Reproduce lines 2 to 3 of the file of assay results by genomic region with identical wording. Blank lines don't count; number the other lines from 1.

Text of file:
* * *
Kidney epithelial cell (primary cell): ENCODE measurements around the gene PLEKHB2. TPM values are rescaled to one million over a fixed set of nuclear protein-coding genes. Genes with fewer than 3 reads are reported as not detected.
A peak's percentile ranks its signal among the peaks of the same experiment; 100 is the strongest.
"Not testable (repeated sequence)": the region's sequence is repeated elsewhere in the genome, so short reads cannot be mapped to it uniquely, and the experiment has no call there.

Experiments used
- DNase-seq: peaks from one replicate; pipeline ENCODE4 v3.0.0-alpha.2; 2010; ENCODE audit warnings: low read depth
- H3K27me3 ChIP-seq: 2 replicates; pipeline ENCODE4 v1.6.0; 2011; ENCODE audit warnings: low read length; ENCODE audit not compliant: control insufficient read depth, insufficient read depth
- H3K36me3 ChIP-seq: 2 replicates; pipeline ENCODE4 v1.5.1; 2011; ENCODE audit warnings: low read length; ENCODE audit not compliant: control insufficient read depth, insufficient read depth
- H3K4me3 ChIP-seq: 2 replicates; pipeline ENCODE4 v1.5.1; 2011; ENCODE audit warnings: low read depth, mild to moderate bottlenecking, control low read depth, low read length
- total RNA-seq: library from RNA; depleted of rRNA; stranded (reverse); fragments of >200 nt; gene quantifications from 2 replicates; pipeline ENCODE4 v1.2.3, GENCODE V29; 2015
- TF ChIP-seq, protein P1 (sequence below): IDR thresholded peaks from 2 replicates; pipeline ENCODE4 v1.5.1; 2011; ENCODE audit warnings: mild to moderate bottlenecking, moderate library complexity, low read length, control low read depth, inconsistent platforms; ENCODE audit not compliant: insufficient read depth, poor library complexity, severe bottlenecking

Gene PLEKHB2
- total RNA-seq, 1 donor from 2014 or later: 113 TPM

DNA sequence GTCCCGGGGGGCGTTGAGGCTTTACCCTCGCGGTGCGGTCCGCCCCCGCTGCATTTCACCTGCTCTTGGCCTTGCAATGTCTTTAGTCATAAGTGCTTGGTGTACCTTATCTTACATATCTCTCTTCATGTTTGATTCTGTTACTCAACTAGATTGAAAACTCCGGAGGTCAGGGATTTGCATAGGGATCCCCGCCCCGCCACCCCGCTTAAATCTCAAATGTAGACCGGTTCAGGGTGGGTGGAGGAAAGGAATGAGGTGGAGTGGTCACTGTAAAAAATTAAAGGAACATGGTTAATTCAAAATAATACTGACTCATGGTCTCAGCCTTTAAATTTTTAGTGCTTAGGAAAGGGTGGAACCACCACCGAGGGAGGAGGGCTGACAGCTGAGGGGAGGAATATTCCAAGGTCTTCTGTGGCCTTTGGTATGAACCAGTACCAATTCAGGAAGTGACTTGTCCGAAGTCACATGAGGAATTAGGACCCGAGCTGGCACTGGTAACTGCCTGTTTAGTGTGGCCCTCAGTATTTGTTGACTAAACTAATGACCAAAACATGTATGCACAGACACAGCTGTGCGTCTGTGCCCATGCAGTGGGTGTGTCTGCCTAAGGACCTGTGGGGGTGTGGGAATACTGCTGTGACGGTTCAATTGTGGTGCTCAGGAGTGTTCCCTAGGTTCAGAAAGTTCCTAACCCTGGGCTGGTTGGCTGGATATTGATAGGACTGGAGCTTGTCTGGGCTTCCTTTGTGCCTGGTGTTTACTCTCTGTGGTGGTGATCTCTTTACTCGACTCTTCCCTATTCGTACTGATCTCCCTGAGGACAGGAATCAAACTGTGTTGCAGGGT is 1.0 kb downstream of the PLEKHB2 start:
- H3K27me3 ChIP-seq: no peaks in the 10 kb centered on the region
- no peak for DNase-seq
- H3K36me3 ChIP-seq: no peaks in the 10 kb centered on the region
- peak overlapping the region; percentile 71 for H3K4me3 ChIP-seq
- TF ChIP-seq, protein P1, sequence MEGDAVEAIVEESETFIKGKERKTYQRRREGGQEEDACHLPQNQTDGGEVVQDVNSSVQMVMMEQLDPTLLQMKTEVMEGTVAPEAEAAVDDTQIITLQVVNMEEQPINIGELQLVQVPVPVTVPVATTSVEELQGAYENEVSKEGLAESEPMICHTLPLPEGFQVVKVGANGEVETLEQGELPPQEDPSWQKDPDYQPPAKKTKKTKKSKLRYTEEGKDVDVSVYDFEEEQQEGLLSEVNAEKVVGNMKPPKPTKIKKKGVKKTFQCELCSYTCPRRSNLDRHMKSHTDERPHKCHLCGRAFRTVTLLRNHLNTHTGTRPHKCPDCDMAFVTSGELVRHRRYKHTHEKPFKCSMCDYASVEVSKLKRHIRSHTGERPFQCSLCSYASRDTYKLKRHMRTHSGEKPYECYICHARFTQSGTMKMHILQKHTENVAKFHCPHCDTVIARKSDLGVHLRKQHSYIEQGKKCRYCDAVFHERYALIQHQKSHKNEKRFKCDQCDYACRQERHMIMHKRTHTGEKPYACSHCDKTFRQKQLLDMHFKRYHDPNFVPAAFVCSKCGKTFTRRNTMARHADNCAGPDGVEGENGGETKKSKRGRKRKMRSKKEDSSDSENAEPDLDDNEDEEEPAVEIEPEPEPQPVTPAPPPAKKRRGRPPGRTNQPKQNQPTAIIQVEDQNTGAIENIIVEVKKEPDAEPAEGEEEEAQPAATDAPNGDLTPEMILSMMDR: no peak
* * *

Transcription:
A peak's percentile ranks its signal among the peaks of the same experiment; 100 is the strongest.
"Not testable (repeated sequence)": the region's sequence is repeated elsewhere in the genome, so short reads cannot be mapped to it uniquely, and the experiment has no call there.